Friday, April 19, 2013

Creativity and Productivity

I read something this week that has been churning in my mind ever since. It's a fabulous blog post on creativity done by Margarita Tartakovsky and you can view the entire post here:

The entire thing is fascinating, but the part that really stuck with me all week was the story about the pottery class. Basically, students who had to produce quantity of pottery produced more creative--i.e., higher quality--pieces than students who were permitted to take an entire semester to create a single piece (i.e., those who strove for quality, not quantity). 

Tartakovsky's advice is to stop striving for perfection in creative work, but instead to focus on a "magic threshold" where you're happy enough with it but you're able to let it go and, in the words of artist Jolie Guillebeau, who taught herself to paint faster, "hope that the quantity of my work will also improve the quality."

This is a fascinating concept, and one which skilled, bestselling writers surely must learn. Could it be that the more you produce, the more creative you become and the better you get at being creative?

It reminds me of something I read--I don't remember where--basically, this writer said that not everything you produce is going to be great. But the MORE you produce, the BETTER CHANCE you've got at putting forth something great. 

So are speed and perfectionism mutually exclusive? 

Well, I think they can co-exist, if the perfectionism is toned down. How to do this? (I don't know, but I am working on it. )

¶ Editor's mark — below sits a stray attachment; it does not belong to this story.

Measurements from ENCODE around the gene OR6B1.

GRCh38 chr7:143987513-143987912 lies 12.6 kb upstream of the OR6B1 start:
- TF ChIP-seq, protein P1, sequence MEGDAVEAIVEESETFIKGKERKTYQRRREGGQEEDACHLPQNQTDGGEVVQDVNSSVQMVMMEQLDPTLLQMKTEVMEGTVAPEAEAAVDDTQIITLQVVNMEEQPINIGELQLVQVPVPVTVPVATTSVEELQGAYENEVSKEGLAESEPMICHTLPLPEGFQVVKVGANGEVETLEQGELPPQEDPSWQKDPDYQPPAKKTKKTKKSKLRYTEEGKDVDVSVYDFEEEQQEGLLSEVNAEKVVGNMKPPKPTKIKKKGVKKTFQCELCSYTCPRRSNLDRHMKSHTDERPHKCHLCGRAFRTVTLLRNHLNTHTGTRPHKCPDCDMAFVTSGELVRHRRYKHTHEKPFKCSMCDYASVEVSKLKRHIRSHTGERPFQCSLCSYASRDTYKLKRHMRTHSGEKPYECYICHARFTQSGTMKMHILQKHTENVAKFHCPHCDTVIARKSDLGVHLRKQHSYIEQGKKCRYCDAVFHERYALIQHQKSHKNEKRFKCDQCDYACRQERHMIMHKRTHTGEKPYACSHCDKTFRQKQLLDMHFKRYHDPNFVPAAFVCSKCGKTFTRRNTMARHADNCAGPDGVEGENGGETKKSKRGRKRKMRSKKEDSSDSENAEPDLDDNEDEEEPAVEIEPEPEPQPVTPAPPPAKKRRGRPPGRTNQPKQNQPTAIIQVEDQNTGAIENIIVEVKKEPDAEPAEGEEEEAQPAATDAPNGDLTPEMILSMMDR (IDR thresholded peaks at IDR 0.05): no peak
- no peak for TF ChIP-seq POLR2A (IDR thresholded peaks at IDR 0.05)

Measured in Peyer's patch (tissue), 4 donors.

This article also addresses the fear the creative ideas are finite. I remember reading something from a bestselling author saying she felt she had more ideas than she could possibly write about in a lifetime. I am on the opposite spectrum. I fear not having ideas. But filling the creative well is a skill that can be cultivated, and it starts with showing up every day to work. And work hard.

More great advice:  Focus on process, not outcome. Focusing on outcome stifles the process, says creativity coach and writer Miranda Hersey. Worrying about if your work sucks, if you'll be able to get it all together and have it make sense, and what will happen in your career are creativity killers.

When this happens, I think about why I sit in front of the computer day after day. The answer is--because I wouldn't want to be anywhere else! I'm so grateful to be here! Things are a little different than when I was 12 and writing Star Trek fan fiction to my heart's content. The muse is a little older and more scarred, and the devil-may-care attitude has been pulled back and restrained. But the joy is still there.

I think this article reinforces the fact that the skills it takes to write fiction, including the creative skills, are trainable with lots of work and the determination to show up day after day to do your job. Like any other job, practice makes perfect--or at least better.

How do you teach yourself to write faster or tone down your inner perfectionist?